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Interior Minister reports to MPs on investigation into Gorilla file

Interior Minister Robert Kaliňák presented a report to parliament on Wednesday, September 12, on the current state of the investigation into the so-called Gorilla political corruption affair which erupted at the end of last year and which hinted at the influence of a private financial group on politics and privatisation in 2005 and 2006. The eponymous Gorilla file contains alleged transcripts of conversations between Slovak politicians and businesspeople which were purportedly recorded at a flat bugged by Slovakia’s SIS intelligence service.

Interior Minister Robert Kaliňák presented a report to parliament on Wednesday, September 12, on the current state of the investigation into the so-called Gorilla political corruption affair which erupted at the end of last year and which hinted at the influence of a private financial group on politics and privatisation in 2005 and 2006. The eponymous Gorilla file contains alleged transcripts of conversations between Slovak politicians and businesspeople which were purportedly recorded at a flat bugged by Slovakia’s SIS intelligence service.

Kaliňák said that although investigators have questioned about 50 witnesses so far and gathered about 60,000 pages of documentary evidence, it has not yet been possible to file charges against anyone specific. The minister confirmed that the police investigative team is still at work and that its cooperation with other parts of the state apparatus is proceeding correctly.

Parliament obliged Kaliňák to present another report on the investigation in January, the Sme daily wrote. It also wrote that former interior minister Daniel Lipšic said that the investigative team does not feel it has the support of the government, Interior Ministry or Police Corps following statements by Prime Minister Robert Fico and the interior minister regarding the case.

Lawyers acting for Jaroslav Haščák, a co-owner of the Penta financial group whose name features heavily in the file, suggested that the minister’s report to MPs might have been at odds with the constitution. They argue, according to Sme, that there is no law that allows a minister to report on an investigation in progress, saying that only an investigator or a prosecutor may do so.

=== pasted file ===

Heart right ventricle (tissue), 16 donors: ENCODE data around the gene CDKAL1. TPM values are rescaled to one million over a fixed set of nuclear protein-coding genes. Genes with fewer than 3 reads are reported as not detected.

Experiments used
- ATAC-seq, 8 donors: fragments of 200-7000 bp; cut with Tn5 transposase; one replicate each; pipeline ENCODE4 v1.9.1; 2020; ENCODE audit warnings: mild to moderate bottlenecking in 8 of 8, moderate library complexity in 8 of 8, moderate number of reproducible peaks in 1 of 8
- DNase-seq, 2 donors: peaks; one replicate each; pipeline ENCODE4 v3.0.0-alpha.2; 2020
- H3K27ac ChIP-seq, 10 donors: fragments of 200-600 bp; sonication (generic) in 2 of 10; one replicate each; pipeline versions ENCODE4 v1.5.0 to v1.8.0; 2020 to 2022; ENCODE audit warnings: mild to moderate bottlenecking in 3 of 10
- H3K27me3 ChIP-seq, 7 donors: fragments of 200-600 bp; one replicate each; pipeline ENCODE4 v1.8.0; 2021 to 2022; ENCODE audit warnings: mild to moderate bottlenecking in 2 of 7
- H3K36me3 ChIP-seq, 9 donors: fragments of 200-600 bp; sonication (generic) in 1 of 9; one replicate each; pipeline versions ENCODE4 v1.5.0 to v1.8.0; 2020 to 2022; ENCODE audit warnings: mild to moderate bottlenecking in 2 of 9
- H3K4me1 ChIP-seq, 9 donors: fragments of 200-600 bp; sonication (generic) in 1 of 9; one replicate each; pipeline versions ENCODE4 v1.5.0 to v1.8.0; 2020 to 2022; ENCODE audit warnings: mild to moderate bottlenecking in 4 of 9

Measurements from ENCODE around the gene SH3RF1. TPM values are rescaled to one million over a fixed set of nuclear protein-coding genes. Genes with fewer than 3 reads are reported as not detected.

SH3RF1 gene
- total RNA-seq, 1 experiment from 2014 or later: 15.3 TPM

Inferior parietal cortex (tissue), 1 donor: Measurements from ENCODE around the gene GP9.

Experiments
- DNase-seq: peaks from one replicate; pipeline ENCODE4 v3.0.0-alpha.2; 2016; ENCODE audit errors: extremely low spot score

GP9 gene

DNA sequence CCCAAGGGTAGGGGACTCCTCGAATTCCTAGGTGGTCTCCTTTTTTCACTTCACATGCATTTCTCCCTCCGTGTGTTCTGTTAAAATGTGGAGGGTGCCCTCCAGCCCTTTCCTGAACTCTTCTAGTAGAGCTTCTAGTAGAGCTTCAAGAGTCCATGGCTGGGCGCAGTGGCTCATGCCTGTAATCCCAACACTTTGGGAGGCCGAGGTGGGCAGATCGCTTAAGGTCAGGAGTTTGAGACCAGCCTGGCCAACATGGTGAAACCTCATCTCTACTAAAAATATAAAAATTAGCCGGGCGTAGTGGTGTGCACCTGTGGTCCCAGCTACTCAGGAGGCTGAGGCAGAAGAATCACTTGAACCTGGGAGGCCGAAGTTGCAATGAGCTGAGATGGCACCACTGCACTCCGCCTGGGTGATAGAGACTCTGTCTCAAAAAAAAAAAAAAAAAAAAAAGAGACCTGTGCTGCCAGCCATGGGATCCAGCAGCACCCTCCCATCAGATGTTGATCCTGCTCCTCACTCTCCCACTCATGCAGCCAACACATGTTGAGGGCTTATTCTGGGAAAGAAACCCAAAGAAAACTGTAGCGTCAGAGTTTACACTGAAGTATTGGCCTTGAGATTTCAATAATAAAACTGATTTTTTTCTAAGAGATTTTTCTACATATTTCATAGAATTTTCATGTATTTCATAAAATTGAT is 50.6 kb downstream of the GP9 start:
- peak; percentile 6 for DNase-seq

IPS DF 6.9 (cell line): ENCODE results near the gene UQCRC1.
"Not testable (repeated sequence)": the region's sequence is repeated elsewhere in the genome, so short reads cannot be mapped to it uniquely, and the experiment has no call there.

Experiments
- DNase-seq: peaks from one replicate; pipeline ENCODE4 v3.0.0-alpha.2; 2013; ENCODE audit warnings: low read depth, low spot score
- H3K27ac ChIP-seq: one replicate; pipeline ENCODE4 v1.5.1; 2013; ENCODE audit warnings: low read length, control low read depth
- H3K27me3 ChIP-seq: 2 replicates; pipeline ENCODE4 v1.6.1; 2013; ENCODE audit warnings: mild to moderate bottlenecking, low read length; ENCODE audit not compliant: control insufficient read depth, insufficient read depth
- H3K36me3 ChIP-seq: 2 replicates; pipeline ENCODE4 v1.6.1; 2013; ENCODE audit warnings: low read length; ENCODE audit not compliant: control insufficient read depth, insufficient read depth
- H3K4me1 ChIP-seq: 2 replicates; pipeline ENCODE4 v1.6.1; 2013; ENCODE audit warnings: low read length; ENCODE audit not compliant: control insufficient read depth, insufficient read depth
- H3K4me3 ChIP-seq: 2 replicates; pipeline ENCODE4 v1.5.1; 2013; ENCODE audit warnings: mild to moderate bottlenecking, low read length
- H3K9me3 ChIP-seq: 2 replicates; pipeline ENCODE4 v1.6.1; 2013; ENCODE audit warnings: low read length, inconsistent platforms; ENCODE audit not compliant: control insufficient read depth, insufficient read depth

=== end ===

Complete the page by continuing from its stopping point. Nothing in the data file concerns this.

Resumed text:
"I am confident that the team will succeed in putting together the mosaic that we all want to see," said Kaliňák, as quoted by the SITA newswire. According to him, this is an old and very extensive case; on the other hand, the largest-ever investigative team in the history of Slovakia is working on it. The author of the report, special prosecutor Dušan Kováčik, stated that the investigation plans are constantly supplemented with new tasks. Kováčik has asked for new members to be assigned to the special investigative team from the Office for the Fight Against Corruption. According to Kováčik, is impossible to say when the investigation will be completed.

The alleged secret service document, which was published by unidentified persons on the internet at the end of last year, describes the political influence of Penta, a Slovak financial group, on political decisions in 2005 and 2006. The extensive material purports to describe how persons were nominated to state-run enterprises, privatisation committees, and a network of relationships across politics, business, and security services. Although it has been confirmed that a secret service surveillance operation codenamed Gorilla was actually carried out, the authenticity of the document has not been verified and, on the contrary, several people named in the file have questioned its authenticity.

Sources: Sme, SITA

Compiled by Zuzana Vilikovská from press reports
The Slovak Spectator cannot vouch for the accuracy of the information presented in its Flash News postings.

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